Coming to understand the hormonal trigger within my cycle as well as my longitude and latitude on the emotional map has been the key to helping me feel much better. Lately, I've felt much sturdier and more resilient than I can really remember feeling in a long time, and not so stuck in the exhausting loop of getting knocked down every time I'd stand up and brush myself off. I've been treating both the mild dysthymia and the hormonal imbalance, and so far that combination seems to be working. For the last several months I think I've experienced what it feels like to inhabit the ground level with everyone else. Existing in a more moderate emotional space I am able to understand better what everyday, garden variety happiness feels like. I can see how it's different than the happiness I'd sometimes have to chase and hold on to so fervently in the unpredictable back and forth.
This is only the beginning of this exploration for me, but I wanted to share my recent experiences in case anyone else might be struggling with something similar. I have seen other brave and honest posts popping up about dealing with anxiety, depression and the like, and I wanted to add this little piece to the conversation about addressing both brain chemistry and hormones because this is new information for me which has been helpful, and because the maze of emotional health and treatments can be so confusing and condemning.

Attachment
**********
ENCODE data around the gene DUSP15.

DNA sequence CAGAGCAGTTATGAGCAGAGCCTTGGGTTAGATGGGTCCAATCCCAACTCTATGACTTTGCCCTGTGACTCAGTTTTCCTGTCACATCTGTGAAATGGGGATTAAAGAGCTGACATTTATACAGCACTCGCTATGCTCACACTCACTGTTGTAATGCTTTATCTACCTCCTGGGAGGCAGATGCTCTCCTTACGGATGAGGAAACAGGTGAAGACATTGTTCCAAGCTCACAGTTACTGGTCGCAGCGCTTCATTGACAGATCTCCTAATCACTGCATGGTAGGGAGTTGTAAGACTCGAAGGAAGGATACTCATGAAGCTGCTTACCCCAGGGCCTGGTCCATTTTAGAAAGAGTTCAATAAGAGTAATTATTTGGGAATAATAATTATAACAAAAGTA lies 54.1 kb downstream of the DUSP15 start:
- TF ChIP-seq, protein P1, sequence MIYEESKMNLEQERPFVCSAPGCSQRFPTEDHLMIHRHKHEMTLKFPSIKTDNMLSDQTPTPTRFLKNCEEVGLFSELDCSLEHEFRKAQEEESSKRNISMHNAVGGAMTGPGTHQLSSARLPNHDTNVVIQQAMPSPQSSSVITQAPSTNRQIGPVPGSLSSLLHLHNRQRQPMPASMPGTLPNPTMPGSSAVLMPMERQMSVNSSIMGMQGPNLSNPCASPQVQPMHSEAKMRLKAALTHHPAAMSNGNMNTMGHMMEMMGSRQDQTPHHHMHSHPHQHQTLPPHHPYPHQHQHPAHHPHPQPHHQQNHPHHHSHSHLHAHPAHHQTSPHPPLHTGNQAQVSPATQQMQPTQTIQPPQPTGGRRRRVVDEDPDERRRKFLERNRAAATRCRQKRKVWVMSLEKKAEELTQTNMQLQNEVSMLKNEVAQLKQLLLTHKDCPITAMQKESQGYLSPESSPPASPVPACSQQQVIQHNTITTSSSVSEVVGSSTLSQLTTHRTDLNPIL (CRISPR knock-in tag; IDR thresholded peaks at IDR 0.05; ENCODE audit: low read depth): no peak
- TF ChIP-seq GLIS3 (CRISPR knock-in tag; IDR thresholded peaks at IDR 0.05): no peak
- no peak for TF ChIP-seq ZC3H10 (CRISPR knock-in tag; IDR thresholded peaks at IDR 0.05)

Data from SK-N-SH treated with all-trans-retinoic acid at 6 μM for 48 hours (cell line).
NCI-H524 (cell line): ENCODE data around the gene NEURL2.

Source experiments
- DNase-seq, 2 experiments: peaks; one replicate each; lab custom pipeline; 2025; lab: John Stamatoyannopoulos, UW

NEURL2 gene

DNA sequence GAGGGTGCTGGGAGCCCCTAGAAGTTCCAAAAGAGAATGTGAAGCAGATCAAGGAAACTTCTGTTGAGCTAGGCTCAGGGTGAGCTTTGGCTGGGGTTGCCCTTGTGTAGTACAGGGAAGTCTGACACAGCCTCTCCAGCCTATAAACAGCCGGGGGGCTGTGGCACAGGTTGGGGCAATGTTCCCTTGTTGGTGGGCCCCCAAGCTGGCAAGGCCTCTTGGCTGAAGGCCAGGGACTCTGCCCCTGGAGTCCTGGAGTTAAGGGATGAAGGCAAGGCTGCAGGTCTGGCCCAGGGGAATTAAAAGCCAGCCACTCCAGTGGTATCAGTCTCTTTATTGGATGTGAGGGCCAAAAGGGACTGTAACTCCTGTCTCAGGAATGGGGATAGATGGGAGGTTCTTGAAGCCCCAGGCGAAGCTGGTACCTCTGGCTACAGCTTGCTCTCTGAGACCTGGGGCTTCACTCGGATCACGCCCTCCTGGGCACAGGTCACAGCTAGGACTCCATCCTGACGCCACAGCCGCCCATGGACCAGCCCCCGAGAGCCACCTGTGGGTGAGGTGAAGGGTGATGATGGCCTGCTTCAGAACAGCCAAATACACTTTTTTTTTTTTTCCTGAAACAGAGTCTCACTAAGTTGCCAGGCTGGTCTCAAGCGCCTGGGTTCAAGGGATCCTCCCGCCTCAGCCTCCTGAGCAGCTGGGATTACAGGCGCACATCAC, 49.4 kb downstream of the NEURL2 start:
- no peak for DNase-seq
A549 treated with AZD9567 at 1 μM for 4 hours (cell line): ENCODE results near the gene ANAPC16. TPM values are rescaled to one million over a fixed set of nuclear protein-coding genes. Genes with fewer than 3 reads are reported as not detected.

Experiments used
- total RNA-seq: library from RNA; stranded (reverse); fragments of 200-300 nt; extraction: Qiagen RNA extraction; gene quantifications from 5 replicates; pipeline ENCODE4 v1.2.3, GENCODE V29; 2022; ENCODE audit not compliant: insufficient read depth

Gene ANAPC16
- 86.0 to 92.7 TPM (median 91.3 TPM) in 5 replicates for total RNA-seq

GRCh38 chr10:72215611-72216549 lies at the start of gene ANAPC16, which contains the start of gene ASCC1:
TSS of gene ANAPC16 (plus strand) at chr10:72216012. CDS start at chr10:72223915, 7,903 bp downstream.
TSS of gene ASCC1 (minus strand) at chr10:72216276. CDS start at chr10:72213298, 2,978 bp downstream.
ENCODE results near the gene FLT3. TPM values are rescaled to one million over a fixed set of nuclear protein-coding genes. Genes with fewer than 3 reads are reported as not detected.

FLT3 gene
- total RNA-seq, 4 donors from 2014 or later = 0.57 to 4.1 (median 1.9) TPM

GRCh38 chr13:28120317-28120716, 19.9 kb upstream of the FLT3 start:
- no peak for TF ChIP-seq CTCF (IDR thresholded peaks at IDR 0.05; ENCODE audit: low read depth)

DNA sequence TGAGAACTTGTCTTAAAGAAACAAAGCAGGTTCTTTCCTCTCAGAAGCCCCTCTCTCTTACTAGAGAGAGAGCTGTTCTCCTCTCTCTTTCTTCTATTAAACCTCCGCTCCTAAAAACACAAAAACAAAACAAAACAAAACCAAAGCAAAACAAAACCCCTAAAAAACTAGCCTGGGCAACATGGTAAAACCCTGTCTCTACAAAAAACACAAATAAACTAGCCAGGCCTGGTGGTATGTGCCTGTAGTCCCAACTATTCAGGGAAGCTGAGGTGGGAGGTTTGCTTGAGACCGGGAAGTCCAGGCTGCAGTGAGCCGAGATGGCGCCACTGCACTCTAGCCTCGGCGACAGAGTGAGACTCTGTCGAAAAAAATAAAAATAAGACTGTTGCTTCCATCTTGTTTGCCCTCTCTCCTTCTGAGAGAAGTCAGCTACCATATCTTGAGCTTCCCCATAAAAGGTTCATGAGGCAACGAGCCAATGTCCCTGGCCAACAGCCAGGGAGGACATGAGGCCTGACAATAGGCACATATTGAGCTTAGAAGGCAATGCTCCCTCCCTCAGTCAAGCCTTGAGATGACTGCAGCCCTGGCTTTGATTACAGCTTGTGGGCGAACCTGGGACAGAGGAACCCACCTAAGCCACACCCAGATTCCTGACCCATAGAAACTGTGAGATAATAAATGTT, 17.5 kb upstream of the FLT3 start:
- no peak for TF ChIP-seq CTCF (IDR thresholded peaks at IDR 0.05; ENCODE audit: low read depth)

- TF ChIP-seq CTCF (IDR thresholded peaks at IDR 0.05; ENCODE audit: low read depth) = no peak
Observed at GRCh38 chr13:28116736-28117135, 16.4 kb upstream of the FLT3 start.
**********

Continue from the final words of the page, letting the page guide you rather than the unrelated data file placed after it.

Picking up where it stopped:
I know I will still get lost in the tangle, but I am not quite as afraid of the sadness as I once was. I can now see pretty clearly where the anxiety came from, where the depression fit in, where I thought there were bipolar tendencies of high and low that weren't really there, and it seems like each is in their own tidy little box in the basement where they belong for now. I also know that I don't have to exist in that space and that it is possible to feel different - better - to be happy, and not just feel happiness in the moments in between.